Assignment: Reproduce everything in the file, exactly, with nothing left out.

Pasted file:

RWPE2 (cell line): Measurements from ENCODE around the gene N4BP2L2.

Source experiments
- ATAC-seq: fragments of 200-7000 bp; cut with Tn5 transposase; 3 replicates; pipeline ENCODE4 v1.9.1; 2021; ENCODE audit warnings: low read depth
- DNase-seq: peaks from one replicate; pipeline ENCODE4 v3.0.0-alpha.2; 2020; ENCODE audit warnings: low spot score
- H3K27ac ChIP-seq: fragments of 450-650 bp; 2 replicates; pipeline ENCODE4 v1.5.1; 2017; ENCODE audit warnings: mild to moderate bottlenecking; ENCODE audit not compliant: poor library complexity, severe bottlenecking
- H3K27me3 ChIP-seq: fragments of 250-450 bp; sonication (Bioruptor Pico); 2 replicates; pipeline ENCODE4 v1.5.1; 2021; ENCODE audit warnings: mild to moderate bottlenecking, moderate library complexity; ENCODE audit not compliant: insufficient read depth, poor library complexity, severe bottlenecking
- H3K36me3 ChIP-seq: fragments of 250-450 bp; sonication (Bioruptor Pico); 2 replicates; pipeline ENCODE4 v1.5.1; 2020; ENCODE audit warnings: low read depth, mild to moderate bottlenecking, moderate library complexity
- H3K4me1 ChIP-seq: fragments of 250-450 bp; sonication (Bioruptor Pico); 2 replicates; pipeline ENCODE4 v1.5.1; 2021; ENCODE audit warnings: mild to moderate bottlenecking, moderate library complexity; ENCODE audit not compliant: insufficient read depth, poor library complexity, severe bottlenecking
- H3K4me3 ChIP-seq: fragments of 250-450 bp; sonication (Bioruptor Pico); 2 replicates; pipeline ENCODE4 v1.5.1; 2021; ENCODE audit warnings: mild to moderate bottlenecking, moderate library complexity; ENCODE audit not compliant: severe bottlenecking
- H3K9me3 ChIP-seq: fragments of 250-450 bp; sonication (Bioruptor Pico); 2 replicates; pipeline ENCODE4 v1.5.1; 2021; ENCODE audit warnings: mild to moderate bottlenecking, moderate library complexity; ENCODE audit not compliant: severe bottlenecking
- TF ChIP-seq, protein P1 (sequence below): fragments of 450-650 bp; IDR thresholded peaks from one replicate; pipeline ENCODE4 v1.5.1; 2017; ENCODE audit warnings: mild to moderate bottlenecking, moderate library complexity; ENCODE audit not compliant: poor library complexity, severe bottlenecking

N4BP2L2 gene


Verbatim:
RWPE2 (cell line): Measurements from ENCODE around the gene N4BP2L2.

Source experiments
- ATAC-seq: fragments of 200-7000 bp; cut with Tn5 transposase; 3 replicates; pipeline ENCODE4 v1.9.1; 2021; ENCODE audit warnings: low read depth
- DNase-seq: peaks from one replicate; pipeline ENCODE4 v3.0.0-alpha.2; 2020; ENCODE audit warnings: low spot score
- H3K27ac ChIP-seq: fragments of 450-650 bp; 2 replicates; pipeline ENCODE4 v1.5.1; 2017; ENCODE audit warnings: mild to moderate bottlenecking; ENCODE audit not compliant: poor library complexity, severe bottlenecking
- H3K27me3 ChIP-seq: fragments of 250-450 bp; sonication (Bioruptor Pico); 2 replicates; pipeline ENCODE4 v1.5.1; 2021; ENCODE audit warnings: mild to moderate bottlenecking, moderate library complexity; ENCODE audit not compliant: insufficient read depth, poor library complexity, severe bottlenecking
- H3K36me3 ChIP-seq: fragments of 250-450 bp; sonication (Bioruptor Pico); 2 replicates; pipeline ENCODE4 v1.5.1; 2020; ENCODE audit warnings: low read depth, mild to moderate bottlenecking, moderate library complexity
- H3K4me1 ChIP-seq: fragments of 250-450 bp; sonication (Bioruptor Pico); 2 replicates; pipeline ENCODE4 v1.5.1; 2021; ENCODE audit warnings: mild to moderate bottlenecking, moderate library complexity; ENCODE audit not compliant: insufficient read depth, poor library complexity, severe bottlenecking
- H3K4me3 ChIP-seq: fragments of 250-450 bp; sonication (Bioruptor Pico); 2 replicates; pipeline ENCODE4 v1.5.1; 2021; ENCODE audit warnings: mild to moderate bottlenecking, moderate library complexity; ENCODE audit not compliant: severe bottlenecking
- H3K9me3 ChIP-seq: fragments of 250-450 bp; sonication (Bioruptor Pico); 2 replicates; pipeline ENCODE4 v1.5.1; 2021; ENCODE audit warnings: mild to moderate bottlenecking, moderate library complexity; ENCODE audit not compliant: severe bottlenecking
- TF ChIP-seq, protein P1 (sequence below): fragments of 450-650 bp; IDR thresholded peaks from one replicate; pipeline ENCODE4 v1.5.1; 2017; ENCODE audit warnings: mild to moderate bottlenecking, moderate library complexity; ENCODE audit not compliant: poor library complexity, severe bottlenecking

N4BP2L2 gene